Liability for COVID vaccines in India: Where does the buck stop?
Praveen Raju, Founding Partner at Spice Route Legal, and Riddhi Joshi, Associate- Corporate Practice, Spice Route Legal highlight how imperative it is to understand where accountability - and ultimately liability lies, for adverse effects stemming from COVID-19 vaccines
A month into Indias country-wide vaccination drive that began in January 2021, and we have reportedly seen the death of 27 people already, including that of a 24-year-old medical intern, a mere 11 days after her vaccination. The Indian Government, through its consent letter, is said to have held the manufacturers liable for any and all adverse effects stemming from their vaccines, however, all consumer claims will ultimately be determined by the courts. With a petition filed before the Madras High Court to declare one of the vaccines unsafe, it becomes imperative to understand where accountability – and ultimately liability lies, for adverse effects stemming from COVID-19 vaccines.
The Central Drugs Standard Control Organisation (CDSCO) has granted permission to two COVID-19 vaccines for restricted usage in emergency situations, in India. Covaxin – developed and manufactured by Bharat Biotech India Limited, in collaboration with the Indian Council of Medical Research, and Covishield – developed by AstraZeneca in partnership with the University of Oxford, and manufactured by the Serum Institute of India, Pune.
Statutory liability of manufacturers and sellers of vaccines has been specifically provided for, in the Drugs and Cosmetics Act, 1945, and in the New Drugs and Clinical Trial Rules, 2019 (Rules). Liability is also attributable to manufacturers and sellers through general legislation such as the Consumer Protection Act, 2019 and the Indian Penal Code, 1860.
The Rules impose liability upon pharma manufacturers for serious adverse effects caused to subjects in clinical trials. The CDSCO is the central authority that authorises such trials and decides compensation for serious adverse effects in clinical trials. Compensation that is sought post-trial is covered by the principle of product liability under the Consumer Protection Act, 2019.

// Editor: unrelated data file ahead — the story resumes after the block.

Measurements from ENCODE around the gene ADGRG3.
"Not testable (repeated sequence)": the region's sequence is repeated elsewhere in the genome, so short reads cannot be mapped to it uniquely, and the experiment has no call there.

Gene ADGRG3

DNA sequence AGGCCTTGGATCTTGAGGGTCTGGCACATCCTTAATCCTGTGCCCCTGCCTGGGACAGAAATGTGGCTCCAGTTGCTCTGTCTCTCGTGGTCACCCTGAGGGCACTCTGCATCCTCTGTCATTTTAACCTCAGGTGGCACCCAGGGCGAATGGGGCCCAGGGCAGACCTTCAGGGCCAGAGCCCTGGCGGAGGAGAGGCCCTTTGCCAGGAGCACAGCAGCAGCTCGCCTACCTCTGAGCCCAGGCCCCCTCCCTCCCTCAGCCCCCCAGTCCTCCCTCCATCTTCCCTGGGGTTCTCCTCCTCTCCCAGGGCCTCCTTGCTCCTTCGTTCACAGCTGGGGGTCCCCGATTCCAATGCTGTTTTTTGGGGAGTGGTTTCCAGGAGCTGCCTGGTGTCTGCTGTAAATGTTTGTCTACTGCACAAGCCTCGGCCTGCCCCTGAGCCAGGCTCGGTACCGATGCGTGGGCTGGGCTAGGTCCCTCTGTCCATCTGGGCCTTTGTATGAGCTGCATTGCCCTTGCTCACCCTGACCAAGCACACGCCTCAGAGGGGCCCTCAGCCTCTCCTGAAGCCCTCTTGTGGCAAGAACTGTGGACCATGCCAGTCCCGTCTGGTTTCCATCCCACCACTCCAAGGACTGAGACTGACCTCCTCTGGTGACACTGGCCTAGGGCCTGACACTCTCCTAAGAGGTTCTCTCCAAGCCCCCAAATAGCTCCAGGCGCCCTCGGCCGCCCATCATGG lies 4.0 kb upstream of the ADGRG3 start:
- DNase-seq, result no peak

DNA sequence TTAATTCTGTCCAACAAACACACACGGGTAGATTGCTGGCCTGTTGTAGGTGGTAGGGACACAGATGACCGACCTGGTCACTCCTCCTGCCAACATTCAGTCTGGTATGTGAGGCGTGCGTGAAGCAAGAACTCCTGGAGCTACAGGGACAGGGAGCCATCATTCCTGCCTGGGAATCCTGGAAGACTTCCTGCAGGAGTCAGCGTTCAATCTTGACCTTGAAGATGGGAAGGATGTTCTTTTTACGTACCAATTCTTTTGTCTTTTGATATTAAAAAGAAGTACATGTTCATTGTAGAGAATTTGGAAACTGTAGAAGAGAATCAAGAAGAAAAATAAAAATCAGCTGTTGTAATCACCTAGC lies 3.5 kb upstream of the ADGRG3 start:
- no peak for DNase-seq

Product Liability is the responsibility of a product manufacturer or seller to compensate for any harm caused to a consumer for defective products manufactured or sold. A manufacturer is liable if harm is caused due to (i) a manufacturing defect, (ii) deviations from specifications, or (iii) inadequate usage instructions. Similarly, a seller is liable where the seller exercises control over testing, manufacturing, packaging, labelling, or modification and any of these actions lead to harm, or a failure to conform to an express warranty made to consumers.
While the Government has assured medical care and compensation will be provided in consent forms, this liability has been shifted to the sponsor, Bharat Biotech, for any serious adverse effect linked to their vaccine, Covaxin. Countries such as the UK and the US have set up well-defined compensation and damages schemes for public vaccines that ensure government participation in sharing the liability on vaccine administration for COVID-19, and even provide civil immunity to manufacturers, in some cases. A joint and shared responsibility of the Government and manufacturer would not only protect the interests of the vaccine participants but also safeguard the manufacturer to a reasonable extent.